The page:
Solar eclipse of April 21, 2069

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Solar eclipse of April 21, 2069
SE2069Apr21P.png
Map
Type of eclipse
NaturePartial
Gamma1.0624
Magnitude0.8992
Maximum eclipse
Coordinates71°00′N 101°18′W / 71°N 101.3°W / 71; -101.3
Times (UTC)
Greatest eclipse10:11:09
References
Saros120 (64 of 71)
Catalog # (SE5000)9663

A partial solar eclipse will occur on April 21, 2069. A solar eclipse occurs when the Moon passes between Earth and the Sun, thereby totally or partly obscuring the image of the Sun for a viewer on Earth. A partial solar eclipse occurs in the polar regions of the Earth when the center of the Moon's shadow misses the Earth.

Related eclipses[edit]

Solar eclipses 2069–2072[edit]

This eclipse is a member of a semester series. An eclipse in a semester series of solar eclipses repeats approximately every 177 days and 4 hours (a semester) at alternating nodes of the Moon's orbit.[1]

120 April 21, 2069
SE2069Apr21P.png
Partial
125 October 15, 2069
SE2069Oct15P.png
Partial
130 April 11, 2070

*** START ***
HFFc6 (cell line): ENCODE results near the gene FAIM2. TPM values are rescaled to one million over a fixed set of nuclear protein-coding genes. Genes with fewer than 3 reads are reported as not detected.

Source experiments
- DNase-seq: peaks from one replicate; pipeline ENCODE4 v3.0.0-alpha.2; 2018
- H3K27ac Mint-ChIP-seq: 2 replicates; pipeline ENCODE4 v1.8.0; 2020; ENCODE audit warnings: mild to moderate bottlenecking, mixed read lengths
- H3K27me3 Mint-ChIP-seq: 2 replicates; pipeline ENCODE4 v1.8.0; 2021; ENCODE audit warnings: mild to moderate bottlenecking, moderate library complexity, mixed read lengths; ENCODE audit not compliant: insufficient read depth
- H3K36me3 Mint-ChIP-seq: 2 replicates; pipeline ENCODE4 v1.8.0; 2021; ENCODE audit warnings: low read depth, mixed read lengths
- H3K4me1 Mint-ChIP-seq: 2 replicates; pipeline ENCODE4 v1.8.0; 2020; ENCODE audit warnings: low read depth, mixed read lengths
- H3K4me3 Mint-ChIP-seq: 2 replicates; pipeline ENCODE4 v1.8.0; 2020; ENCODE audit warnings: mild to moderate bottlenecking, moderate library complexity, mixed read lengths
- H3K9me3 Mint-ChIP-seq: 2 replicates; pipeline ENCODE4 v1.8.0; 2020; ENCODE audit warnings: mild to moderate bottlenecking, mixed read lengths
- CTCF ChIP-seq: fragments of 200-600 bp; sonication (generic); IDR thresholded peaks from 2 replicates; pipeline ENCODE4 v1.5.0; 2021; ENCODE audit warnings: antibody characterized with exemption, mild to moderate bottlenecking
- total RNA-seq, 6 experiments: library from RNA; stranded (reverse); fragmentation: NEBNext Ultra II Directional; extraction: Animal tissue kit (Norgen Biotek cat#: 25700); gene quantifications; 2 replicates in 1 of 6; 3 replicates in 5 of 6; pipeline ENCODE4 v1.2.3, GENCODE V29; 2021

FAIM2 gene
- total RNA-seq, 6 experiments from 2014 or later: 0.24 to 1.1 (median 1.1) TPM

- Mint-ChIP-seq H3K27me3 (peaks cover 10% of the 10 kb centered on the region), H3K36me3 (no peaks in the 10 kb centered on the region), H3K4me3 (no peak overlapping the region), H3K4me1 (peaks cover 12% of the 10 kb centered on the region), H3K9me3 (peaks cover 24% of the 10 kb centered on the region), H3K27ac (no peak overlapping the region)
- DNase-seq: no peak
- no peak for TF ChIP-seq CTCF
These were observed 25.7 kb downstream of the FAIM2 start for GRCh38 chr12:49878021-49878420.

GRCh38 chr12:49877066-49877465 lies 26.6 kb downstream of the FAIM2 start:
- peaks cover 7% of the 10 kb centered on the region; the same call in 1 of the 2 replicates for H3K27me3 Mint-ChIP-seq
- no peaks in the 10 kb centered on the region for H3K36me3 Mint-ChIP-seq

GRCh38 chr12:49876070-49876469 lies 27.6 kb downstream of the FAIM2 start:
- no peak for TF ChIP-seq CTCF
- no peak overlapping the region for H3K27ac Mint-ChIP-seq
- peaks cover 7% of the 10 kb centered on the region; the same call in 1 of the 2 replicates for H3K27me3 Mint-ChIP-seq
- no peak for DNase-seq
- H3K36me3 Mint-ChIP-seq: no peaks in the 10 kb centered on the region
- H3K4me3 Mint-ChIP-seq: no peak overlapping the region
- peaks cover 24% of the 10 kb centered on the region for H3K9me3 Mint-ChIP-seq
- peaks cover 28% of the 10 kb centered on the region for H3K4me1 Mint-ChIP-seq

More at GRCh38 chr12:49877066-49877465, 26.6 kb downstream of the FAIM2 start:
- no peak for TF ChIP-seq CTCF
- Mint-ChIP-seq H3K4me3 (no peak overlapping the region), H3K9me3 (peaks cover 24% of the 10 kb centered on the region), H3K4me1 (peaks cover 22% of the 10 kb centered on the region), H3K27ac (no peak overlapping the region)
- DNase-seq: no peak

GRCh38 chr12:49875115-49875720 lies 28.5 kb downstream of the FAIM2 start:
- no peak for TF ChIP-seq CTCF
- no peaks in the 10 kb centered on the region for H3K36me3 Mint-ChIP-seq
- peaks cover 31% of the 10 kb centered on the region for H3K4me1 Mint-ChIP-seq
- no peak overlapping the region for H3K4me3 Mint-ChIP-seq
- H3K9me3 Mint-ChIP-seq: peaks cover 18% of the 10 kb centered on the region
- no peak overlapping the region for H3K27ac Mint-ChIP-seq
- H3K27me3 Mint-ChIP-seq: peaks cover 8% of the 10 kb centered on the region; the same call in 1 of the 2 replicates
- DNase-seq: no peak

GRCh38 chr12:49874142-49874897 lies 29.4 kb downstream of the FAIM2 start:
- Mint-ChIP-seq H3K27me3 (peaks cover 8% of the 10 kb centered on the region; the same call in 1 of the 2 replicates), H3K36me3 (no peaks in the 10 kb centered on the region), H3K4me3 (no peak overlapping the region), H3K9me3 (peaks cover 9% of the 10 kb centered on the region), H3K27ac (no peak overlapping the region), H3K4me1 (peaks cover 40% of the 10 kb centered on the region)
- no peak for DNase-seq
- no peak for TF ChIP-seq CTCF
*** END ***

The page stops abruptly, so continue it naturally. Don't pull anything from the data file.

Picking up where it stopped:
SE2070Apr11T.png
Total
135 October 4, 2070
SE2070Oct04A.png
Annular
140 March 31, 2071
SE2071Mar31A.png
Annular
145 September 23, 2071
SE2071Sep23T.png
Total
150 March 19, 2072
SE2072Mar19P.png
Partial
155 September 12, 2072
SE2072Sep12T.png
Total

Saros 120[edit]

This eclipse is a part of Saros cycle 120, repeating every 18 years, 11 days, containing 71 events. The series started with partial solar eclipse on May 27, 933 AD, and reached an annular eclipse on August 11, 1059. It was a hybrid event for 3 dates: May 8, 1510, through May 29, 1546, and total eclipses from June 8, 1564, through March 30, 2033. The series ends at member 71 as a partial eclipse on July 7, 2195. The longest duration of totality was 2 minutes, 50 seconds on March 9, 1997. All eclipses in this series occurs at the Moon’s descending node.

References[edit]

  1. ^ van Gent, R.H. "Solar- and Lunar-Eclipse Predictions from Antiquity to the Present". A Catalogue of Eclipse Cycles. Utrecht University. Retrieved 6 October 2018.

External links[edit]